An eviction moratorium must hit all five phases of eviction to protect public health. Here's what's needed for an eviction halt policy to do its job.
COVID-19 will hurt the low-income and housing insecure the most. We must act now to protect them—and ensure safe housing for all going forward. Here's how.
Massachusetts Affordable Housing Providers Lead With Voluntary Eviction Moratorium—But There’s More to Do
Boston didn't have the power to suspend evictions itself, so while advocates pushed the courts and the state legislature, affordable housing providers agreed to a voluntary eviction moratorium and the city encouraged other landlords to join.
What will people do when they’re expected to pay back rent after the crisis is over? Eviction moratoriums are not enough to prevent a homelessness crisis.
Stable housing is crucial during a pandemic. Front-line providers and local governments are moving to address the impacts, but they need more federal funds
The dual challenge of reducing housing instability and incarceration rates is no easy feat. But there are promising strategies available that could help alleviate the complex problems.
As we work toward passing rent regulations in cities and states across the country, there’s an important distinction we should be making between two different sets of goals and approaches, and they could line up with some terms that are currently used interchangeably.
A closer look at the relationship between health and the home repair needs of lower-income households.
HUD Secretary Carson's new rule proposal asks our nation to accept legacies of racism and give up on our nation’s half-century obligation to create integrated communities.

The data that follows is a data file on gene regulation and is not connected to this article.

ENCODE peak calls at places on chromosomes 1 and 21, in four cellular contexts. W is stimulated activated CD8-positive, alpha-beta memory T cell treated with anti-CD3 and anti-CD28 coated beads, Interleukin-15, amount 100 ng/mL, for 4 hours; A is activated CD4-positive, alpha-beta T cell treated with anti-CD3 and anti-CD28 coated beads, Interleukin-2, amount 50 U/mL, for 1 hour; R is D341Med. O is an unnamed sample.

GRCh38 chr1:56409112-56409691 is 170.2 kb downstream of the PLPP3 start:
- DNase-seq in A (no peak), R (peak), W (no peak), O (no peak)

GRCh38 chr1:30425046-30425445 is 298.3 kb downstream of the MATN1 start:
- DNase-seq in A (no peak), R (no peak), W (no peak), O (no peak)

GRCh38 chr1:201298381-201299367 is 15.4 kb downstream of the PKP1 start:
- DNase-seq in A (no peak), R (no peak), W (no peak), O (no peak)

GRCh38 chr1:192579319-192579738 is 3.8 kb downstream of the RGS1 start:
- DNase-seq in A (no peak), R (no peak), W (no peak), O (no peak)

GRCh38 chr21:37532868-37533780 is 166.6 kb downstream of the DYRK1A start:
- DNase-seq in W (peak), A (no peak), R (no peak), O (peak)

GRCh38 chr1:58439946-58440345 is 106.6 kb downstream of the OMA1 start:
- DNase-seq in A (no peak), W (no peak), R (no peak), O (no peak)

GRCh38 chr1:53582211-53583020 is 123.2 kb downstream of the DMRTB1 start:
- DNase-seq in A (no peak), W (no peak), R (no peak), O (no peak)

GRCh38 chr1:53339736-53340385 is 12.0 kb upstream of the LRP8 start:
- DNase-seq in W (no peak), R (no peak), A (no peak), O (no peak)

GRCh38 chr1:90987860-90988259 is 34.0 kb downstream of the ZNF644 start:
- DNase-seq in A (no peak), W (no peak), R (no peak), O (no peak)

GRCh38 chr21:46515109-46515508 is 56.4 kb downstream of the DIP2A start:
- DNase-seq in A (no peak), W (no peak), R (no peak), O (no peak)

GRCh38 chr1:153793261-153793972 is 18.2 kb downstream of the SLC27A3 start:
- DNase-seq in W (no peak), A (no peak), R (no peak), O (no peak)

Long used to maintain segregationist and discriminatory policy, aldermanic prerogative is now being wielded in a more inclusive way.
The suggestion of tiny houses as a solution to housing unaffordability is both condescending and impractical. Here's why.
Tiny houses are a step up from shelter beds, but are they also a distraction from real, obvious solutions to our homelessness epidemic?
Why doesn't market rate housing seem to bring rents down to where the lowest income people can afford them?
Despite the near silence about the housing crisis during the last five Democratic debates, several frontrunners have proposed serious housing legislation. But will the plans actually address the crisis? We talk with several housing groups to get their take.
There is a strong desire for homeownership among Native households, but a set of obstacles specific to Native lands are getting in the way.
Community preference policies have been challenged by those inside and outside of government who fail to see or value the anti-displacement benefits of the policy.
Community preference policies, which give current residents preference for new affordable housing in their neighborhood, have become increasingly controversial. Supporters say these types of policies are a crucial way to fight displacement, but fair housing advocates argue that the policies are exclusionary. Different cities are balancing these two concerns in different ways.
Formerly incarcerated people are nearly 10 times more likely to be homeless than the general public. The Homecoming Project imatches those returning home with a community host for six months.
New Jersey’s Housing and Mortgage Finance Agency offers significant subsidies to encourage local hospitals to build housing for low-income residents and frequent users of hospital services.
The primary image evoked by the Habitat for Humanity name remains that of President Jimmy and Rosalynn Carter working with volunteers to build or...